I'm sure you remember 2007, even if you don't want to. That year, it seemed every time the Mets played the Phillies--particularly at Citizen's Bank Park--they were doomed to lose. And they were doomed to lose in weird ways. Baffling, monstrous, you gotta be friggin' kidding me ways. The way that only the teams the Baseball Gods hate can lose.
That is why this series in Philadelphia has been so eerie: It has evoked all those terrible, deeply repressed feelings, but in reverse. Back in 2007, the Mets lost a game in Philadelphia when Aaron Heilman failed to field a dribbler in front of the plate. They lost another when Marlon Anderson was called for interference on a play that otherwise would have scored the tying run. Yesterday alone, we saw mirror images of both plays, but in both cases, the play in question either benefited the Mets or did them no harm. That's not supposed to happen to the Mets, in Philadelphia, or ever, really.
I'm still not sure Monday night's game really happened, and now I have to say the same of Tuesday night's. It did not have the sublime ending of a rookie hitting a go-ahead homer against one of the game's top closers. Tuesday brought a far more messy affair. And yet, once the Mets started scoring in this one, the feeling emerged that they would not only tie things up, but prevail, and in some strange manner that would be a total gut-punch to the opposition. 2007 in a funhouse mirror.
Consider, for example, that the Mets sent Miguel Batista to the mound to start this one, and that in the early going he looked very Miguel Batista-ish. In the bottom of the first, Batista allowed a one-out hit to Juan Pierre, which is not easy to do. It is easy, however, to give up a home run to Hunter Pence at Citizen's Bank Park, especially if you're Batista. Pence parked on of his mild offerings into the center field seats for a two-run homer.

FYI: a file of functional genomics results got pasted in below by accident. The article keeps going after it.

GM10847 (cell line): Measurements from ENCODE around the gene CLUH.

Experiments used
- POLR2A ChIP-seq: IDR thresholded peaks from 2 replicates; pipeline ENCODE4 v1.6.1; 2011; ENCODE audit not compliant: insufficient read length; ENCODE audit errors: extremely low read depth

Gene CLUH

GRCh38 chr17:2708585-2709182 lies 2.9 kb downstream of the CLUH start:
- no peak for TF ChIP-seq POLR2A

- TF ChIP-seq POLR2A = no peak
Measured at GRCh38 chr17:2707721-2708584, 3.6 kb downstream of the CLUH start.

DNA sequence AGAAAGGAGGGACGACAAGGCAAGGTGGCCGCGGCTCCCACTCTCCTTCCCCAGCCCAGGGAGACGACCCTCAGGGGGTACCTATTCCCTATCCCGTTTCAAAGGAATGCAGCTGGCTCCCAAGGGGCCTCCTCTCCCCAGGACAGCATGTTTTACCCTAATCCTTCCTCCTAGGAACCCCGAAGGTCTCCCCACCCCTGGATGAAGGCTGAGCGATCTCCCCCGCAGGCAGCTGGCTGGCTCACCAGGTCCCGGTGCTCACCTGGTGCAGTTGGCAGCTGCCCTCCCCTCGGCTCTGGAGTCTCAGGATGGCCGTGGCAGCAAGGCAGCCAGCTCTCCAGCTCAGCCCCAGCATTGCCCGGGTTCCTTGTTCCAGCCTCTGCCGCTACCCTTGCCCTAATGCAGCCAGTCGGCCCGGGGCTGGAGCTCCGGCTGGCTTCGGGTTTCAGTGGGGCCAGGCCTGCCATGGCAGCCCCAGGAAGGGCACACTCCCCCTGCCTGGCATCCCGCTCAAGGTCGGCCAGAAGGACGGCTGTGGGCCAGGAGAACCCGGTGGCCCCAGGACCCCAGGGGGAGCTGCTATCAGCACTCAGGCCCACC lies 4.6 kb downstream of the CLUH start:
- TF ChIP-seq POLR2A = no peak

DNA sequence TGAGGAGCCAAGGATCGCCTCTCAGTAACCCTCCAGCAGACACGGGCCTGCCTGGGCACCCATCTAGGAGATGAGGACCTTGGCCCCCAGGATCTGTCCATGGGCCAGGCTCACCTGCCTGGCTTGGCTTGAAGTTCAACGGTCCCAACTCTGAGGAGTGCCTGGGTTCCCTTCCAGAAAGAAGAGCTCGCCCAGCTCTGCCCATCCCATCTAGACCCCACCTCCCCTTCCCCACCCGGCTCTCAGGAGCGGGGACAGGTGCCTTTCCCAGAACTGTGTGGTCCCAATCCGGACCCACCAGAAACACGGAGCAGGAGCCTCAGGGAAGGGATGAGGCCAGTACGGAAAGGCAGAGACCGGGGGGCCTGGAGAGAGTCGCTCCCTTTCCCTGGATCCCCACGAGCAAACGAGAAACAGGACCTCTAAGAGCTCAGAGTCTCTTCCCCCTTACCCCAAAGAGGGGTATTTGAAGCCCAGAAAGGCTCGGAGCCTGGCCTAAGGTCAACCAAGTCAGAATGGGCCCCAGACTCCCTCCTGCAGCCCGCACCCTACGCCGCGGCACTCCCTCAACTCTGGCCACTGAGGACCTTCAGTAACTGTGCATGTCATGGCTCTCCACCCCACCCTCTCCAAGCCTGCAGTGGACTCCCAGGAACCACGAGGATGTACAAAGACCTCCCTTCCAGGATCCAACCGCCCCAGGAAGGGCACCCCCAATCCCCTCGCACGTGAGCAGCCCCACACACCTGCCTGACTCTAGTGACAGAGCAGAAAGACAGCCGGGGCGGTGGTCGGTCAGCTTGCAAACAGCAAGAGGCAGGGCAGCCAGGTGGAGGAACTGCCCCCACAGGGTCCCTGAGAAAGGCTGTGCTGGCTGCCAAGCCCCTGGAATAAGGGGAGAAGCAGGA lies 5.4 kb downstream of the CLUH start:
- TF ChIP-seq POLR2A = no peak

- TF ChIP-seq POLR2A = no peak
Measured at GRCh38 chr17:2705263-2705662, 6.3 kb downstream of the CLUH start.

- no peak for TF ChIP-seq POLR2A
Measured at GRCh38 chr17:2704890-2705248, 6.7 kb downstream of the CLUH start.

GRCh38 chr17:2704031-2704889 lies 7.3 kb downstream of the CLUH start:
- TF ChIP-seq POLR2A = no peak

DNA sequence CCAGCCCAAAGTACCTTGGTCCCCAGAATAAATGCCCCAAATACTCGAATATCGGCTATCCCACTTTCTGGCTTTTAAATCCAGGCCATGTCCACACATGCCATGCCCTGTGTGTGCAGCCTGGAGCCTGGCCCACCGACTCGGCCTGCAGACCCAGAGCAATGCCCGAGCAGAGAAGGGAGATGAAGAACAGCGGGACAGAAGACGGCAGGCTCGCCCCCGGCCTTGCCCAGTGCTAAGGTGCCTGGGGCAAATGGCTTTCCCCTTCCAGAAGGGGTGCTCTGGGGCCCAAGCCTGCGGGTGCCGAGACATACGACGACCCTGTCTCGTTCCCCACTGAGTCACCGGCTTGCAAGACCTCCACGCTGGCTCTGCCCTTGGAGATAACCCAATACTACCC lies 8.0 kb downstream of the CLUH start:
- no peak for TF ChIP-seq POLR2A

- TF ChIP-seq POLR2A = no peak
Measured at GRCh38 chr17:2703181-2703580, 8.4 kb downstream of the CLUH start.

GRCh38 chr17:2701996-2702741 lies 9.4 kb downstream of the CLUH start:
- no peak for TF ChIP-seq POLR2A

In the second, last night's hero Jordany Valdespin contributed to another Phillies run when he tossed a grounder off the bat of John Mayberry into the field level seats. Then, he was unable to field an admittedly terrible pickoff throw from Batista that allowed Mayberry to move to third. A rope up the middle from Pete Orr scored Mayberry. A stolen base by Orr and a walk to Rollins preceded a double in the gap by Shane "Whaddya Mean I Gotta Be Able to Touch the Bag?" Victorino to plate another, giving the Phils a 4-0 lead.
That lead seemed more than enough, as Joe Blanton cruised in the early going, his only blemish a walk of Kirk Nieuwenhuis in the top of the first. Blanton is one of those pitchers who simply doesn't look very good, either in terms of his stuff or his physicality (he strikes me as the kind of guy whose favorite food group is Funyuns). And yet, I feel like the Mets have always had difficulty against him since he arrived in Philadelphia. The numbers don't quite bear that out; his splits against the Mets are actually pedestrian at best. Maybe it's because he's so thoroughly mediocre that any measure of success he has against the Mets appears that much more infuriating. But to be fair, Blanton kept the ball on the ground, as is his wont, and was able to break off some impressive curveballs tonight. The Mets' batters were hard pressed to do anything against him for a good chunk of this game.
Blanton did bend a bit in the fourth when he ceded a leadoff double to Nieuwenhuis, who came around the score on a Daniel Murphy single. But the Mets also got the leadoff man on in the fifth, when Mike Nickeas was hit by a pitch to start things off, and the sixth, when Wright doubled his way on, and were turned away both times.